It could just as easily be that the Ikon techs are not putting in as many parts, or not updating the firmware as needed. That could explain it too. But knowing Ikon as I do I would not put it past them to actually be setting up this scenario. If a customer wants to test whether or not their Ikon Sales \ Service reps are “pulling a fast one” when they say they can’t fix this particular Canon, call in an Authorized Canon Dealer and give them a crack at fixing this Ikon problem MFD. Then you’ll know whether you love Ikon or actually love Canon.

That’s my $0.02
Vince McHugh



  1. The answer to your headline is a resounding “YES!”

  2. Mr. Anonymous,

    Sounds like you have some personal experience with this. Please give us some details!

  3. Bear with me here a second while I examine the logic of the situation. I have a car. I always took it to the same garage for service for 4 years. Always a great experience, never felt screwed. Then one day the guys behind the counter changed. Now they seem to always be gold digging when I come in. The repairs often do not actually fix the problem, and when I shop around they are now out of line on the price. Is it my car that’s the problem? Personally I just took my business down the street to another mechanic.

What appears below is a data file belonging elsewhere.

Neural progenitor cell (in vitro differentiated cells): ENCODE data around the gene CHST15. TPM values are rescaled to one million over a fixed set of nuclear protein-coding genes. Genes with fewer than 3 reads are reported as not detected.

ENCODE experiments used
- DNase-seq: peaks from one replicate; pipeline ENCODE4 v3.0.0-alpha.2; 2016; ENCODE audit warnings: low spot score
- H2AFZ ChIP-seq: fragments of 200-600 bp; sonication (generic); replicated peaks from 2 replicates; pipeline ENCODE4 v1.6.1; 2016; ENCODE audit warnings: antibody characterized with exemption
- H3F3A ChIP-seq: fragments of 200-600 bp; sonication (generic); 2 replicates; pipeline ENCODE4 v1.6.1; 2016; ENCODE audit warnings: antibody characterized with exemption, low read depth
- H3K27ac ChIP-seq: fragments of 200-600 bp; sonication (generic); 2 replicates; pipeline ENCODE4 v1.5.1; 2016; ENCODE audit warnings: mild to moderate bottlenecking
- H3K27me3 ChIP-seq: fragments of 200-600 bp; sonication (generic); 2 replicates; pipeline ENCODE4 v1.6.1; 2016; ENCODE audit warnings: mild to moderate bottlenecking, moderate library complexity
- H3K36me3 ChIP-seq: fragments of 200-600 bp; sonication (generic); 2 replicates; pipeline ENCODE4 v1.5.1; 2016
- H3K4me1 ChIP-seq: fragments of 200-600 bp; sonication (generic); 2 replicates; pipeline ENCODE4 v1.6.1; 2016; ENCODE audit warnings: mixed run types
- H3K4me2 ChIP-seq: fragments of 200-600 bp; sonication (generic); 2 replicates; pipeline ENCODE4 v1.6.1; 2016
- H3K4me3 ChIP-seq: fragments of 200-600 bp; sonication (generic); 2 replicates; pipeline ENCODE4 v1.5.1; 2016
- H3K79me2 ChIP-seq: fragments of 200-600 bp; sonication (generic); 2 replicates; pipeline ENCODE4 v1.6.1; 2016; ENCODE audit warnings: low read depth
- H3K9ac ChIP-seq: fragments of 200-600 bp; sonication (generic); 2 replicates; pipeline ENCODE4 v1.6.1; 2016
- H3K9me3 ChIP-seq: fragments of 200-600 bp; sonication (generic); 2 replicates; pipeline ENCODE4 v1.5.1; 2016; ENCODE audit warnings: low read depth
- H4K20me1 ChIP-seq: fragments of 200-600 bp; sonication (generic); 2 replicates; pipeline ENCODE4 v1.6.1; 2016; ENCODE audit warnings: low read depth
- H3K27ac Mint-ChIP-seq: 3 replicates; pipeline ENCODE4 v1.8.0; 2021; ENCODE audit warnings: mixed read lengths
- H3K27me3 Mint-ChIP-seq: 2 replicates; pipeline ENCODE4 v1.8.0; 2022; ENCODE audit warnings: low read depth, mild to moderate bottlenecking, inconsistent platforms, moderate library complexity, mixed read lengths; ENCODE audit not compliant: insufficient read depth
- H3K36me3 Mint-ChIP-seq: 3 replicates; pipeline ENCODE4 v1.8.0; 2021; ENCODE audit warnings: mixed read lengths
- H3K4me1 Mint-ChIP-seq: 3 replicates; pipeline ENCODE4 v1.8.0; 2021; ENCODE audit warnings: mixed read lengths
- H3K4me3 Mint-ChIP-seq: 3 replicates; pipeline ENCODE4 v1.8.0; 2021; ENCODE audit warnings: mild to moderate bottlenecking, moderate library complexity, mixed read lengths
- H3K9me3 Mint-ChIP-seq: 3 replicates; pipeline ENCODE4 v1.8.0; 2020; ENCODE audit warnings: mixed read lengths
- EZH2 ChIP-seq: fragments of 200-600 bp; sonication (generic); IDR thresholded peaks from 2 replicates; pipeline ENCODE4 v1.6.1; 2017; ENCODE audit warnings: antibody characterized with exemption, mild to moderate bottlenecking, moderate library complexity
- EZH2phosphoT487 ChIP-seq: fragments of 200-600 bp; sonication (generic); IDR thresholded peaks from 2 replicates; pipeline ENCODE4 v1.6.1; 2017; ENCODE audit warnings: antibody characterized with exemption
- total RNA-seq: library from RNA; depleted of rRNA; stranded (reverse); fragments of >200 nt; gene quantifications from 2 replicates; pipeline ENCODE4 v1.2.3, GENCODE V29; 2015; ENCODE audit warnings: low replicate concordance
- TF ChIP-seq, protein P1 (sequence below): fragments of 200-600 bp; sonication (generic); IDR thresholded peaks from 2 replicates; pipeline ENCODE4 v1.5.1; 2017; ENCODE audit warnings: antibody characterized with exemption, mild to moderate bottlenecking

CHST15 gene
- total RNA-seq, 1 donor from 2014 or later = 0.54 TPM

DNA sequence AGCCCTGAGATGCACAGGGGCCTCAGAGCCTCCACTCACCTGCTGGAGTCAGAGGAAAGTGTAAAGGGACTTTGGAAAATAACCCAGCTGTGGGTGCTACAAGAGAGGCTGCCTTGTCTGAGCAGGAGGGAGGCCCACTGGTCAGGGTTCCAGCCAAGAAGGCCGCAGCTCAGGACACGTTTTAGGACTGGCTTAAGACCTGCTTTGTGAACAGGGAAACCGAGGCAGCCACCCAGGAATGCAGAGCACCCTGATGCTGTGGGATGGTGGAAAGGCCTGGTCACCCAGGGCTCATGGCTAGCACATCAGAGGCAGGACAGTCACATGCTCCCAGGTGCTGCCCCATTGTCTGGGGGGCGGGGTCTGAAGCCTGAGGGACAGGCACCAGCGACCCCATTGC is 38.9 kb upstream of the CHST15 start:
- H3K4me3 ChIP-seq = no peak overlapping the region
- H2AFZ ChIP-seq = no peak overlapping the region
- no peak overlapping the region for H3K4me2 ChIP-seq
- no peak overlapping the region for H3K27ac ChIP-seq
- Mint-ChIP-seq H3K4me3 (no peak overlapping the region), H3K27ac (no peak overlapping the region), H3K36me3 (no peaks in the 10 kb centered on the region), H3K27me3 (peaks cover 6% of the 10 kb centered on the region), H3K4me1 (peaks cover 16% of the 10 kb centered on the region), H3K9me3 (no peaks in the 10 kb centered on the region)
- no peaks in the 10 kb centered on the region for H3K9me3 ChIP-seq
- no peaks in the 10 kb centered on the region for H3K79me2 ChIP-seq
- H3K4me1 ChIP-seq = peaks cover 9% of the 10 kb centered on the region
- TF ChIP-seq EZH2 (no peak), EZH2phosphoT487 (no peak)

Back on point – is it the Canon machine that’s the problem? Is it the game Canon plays cutting off a dealer and screwing the customer by making it harder for that dealer to service the box? Or is it the new shop owner who is more concerned with screwing me for a buck than taking care of me? I don’t care. I’m not doing business with any of them the next time.

    • Vince –

      You once asked if customers loved IKON, or the Canon machines that IKON sold to them.